What environmental factors play a role in addiction?
Yes, genetics do play a role in your risk of developing an addiction but there are environmental factors that contribute to the risk. One could coin this ‘nature versus nurture.
The 6 environmental factors that have a strong influence on how susceptible a person is to addiction are:
Have a co-occurring mental health disorder
According to reports published in the Journal of the American Medical Association:
- roughly 50 percent of individuals with severe mental disorders are affected by substance abuse
- 37 percent of alcohol abusers and 53 percent of drug abusers also have at least one serious mental illness
- of all people diagnosed as mentally ill, 29 percent abuse alcohol or drugs
The presence of a mental illness and an addiction at the same time is known as dual diagnosis. Both conditions share the same symptoms and it’s often difficult to know which one came first. Substance use disorder does not necessarily directly cause addiction and vice versa but the two are often linked.
Have an adventurous and risk-taking personality
Research shows that thrill-seekers are more vulnerable to developing an addiction. People who love the adrenalin rush of risky adventures often indulge in impulsive behaviour and exhibit little control when experimenting with dangerous activities.
People with higher levels of the hormone dopamine in their brain and lower sensitivity to it tend to be risk-takers and seek out behaviour, activities or substances that boost dopamine in their system. Dopamine plays a role in reinforcing your brain’s craving for pleasure and is the primary neurotransmitter associated with addiction.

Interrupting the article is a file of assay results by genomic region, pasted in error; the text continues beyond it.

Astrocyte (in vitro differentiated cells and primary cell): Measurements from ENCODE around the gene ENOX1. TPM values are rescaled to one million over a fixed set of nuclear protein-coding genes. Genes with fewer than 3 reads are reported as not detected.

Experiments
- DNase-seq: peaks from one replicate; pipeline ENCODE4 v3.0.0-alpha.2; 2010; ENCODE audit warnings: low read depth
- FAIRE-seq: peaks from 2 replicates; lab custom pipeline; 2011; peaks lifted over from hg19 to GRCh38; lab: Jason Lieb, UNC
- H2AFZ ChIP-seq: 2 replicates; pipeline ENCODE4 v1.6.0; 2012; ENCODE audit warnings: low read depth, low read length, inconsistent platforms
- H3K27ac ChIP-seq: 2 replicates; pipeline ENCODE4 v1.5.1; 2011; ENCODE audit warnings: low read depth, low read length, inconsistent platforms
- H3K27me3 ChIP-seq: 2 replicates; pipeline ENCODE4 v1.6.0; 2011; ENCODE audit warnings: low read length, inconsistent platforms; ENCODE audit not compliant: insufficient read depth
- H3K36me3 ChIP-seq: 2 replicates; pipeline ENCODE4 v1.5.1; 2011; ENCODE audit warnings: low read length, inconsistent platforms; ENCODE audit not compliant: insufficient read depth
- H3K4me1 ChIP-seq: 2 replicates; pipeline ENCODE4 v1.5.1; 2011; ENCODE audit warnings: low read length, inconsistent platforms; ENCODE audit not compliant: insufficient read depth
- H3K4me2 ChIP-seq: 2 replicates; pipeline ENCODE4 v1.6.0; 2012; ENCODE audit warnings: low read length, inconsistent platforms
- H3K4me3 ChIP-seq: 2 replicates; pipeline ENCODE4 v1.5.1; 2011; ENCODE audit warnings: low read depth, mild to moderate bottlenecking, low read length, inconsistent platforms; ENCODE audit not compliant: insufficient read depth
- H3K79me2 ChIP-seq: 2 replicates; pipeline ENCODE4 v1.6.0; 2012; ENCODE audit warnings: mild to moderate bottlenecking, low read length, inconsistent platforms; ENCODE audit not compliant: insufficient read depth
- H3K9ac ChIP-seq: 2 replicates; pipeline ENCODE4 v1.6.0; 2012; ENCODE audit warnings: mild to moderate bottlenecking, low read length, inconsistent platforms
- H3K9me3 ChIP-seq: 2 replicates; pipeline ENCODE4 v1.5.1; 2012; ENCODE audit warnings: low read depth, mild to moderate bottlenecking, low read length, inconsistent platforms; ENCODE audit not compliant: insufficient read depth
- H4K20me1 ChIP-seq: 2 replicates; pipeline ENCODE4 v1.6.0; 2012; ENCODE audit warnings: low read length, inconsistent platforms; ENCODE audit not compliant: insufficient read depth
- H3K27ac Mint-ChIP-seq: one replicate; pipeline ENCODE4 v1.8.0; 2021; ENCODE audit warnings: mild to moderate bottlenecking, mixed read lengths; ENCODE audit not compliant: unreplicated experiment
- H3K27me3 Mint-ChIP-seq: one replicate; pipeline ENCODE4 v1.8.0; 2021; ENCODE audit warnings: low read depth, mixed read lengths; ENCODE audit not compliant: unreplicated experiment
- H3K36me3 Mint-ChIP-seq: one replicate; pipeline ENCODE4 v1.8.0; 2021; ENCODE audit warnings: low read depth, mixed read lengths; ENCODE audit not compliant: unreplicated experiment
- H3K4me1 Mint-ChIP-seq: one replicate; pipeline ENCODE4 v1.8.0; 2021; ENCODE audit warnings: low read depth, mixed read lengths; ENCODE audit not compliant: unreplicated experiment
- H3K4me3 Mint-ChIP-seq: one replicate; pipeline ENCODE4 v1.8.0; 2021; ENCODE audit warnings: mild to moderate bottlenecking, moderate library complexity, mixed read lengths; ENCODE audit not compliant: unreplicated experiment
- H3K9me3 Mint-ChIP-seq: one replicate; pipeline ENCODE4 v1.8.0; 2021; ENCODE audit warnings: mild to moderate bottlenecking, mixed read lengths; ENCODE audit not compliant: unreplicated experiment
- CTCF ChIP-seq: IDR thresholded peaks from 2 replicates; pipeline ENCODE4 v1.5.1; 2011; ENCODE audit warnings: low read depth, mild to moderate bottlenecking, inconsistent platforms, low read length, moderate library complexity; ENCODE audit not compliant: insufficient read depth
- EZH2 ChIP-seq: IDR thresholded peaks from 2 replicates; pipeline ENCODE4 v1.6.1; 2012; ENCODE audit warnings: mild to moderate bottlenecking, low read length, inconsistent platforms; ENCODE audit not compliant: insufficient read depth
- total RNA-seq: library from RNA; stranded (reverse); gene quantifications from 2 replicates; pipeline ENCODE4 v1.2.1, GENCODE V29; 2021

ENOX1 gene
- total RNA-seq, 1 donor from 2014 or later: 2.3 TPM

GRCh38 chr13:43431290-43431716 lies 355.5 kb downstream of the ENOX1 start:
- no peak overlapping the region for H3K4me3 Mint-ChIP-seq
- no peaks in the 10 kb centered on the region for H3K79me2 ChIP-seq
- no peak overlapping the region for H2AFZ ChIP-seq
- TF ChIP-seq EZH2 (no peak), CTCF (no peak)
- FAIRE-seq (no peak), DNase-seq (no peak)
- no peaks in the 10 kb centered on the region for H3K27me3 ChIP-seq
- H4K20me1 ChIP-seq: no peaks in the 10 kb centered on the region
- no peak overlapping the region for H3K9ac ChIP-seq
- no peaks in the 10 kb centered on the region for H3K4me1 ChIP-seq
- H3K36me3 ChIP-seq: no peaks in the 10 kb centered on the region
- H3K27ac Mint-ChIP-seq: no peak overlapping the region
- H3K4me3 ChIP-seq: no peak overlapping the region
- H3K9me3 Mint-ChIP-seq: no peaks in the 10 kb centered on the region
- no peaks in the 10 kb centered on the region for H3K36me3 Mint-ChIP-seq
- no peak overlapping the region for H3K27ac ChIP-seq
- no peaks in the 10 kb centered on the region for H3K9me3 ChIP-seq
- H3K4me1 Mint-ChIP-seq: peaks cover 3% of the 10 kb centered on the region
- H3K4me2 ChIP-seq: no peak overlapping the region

Are disconnected and cautious
Disconnected or cautious people have difficulty developing social relationships and may suffer from low self-esteem. Many of these people also suffer from co-occurring mental illnesses such as depression or anxiety disorder.
Disconnected or cautious people may turn to alcohol or recreational drugs to boost their confidence or to manage painful feelings of loneliness, sadness or hopelessness. As tolerance for the substance builds, they use more of the substance more often and the risk of addiction increases.
Are obsessive and compulsive
Individuals who are diagnosed with obsessive-compulsive disorder (OCD) have a greater tendency to develop an addiction. Obsessive and compulsive behaviour is exhausting and people who struggle with OCD often manage their impulses or feelings by self-medicating with prescription drugs or drinking alcohol to feel more calm and relaxed.
Heavy or prolonged use of their substance of choice changes how their brain works and leads to substance tolerance. This may lead to an addiction.
Individuals who exhibit apathetic behaviour have a higher tendency to develop an addiction. Apathy is when you lack interest or motivation to do anything or don’t care about what’s going on in the world around you. Apathy can be a symptom of a mental illness.
Apathetic people tend to show little to no regard for their well-being and are more prone to use drugs or alcohol to keep themselves occupied or to distract themselves from painful feelings of loneliness, depression or hopelessness.
Have poor impulse control
Individuals who have poor impulse control or who battle to self-regulate themselves are at higher risk of developing an addiction. They tend to have a difficult time doing anything in moderation, including regulating their behaviours, thoughts and feelings. Examples include people with an eating disorder and people with gambling, Internet or porn addiction.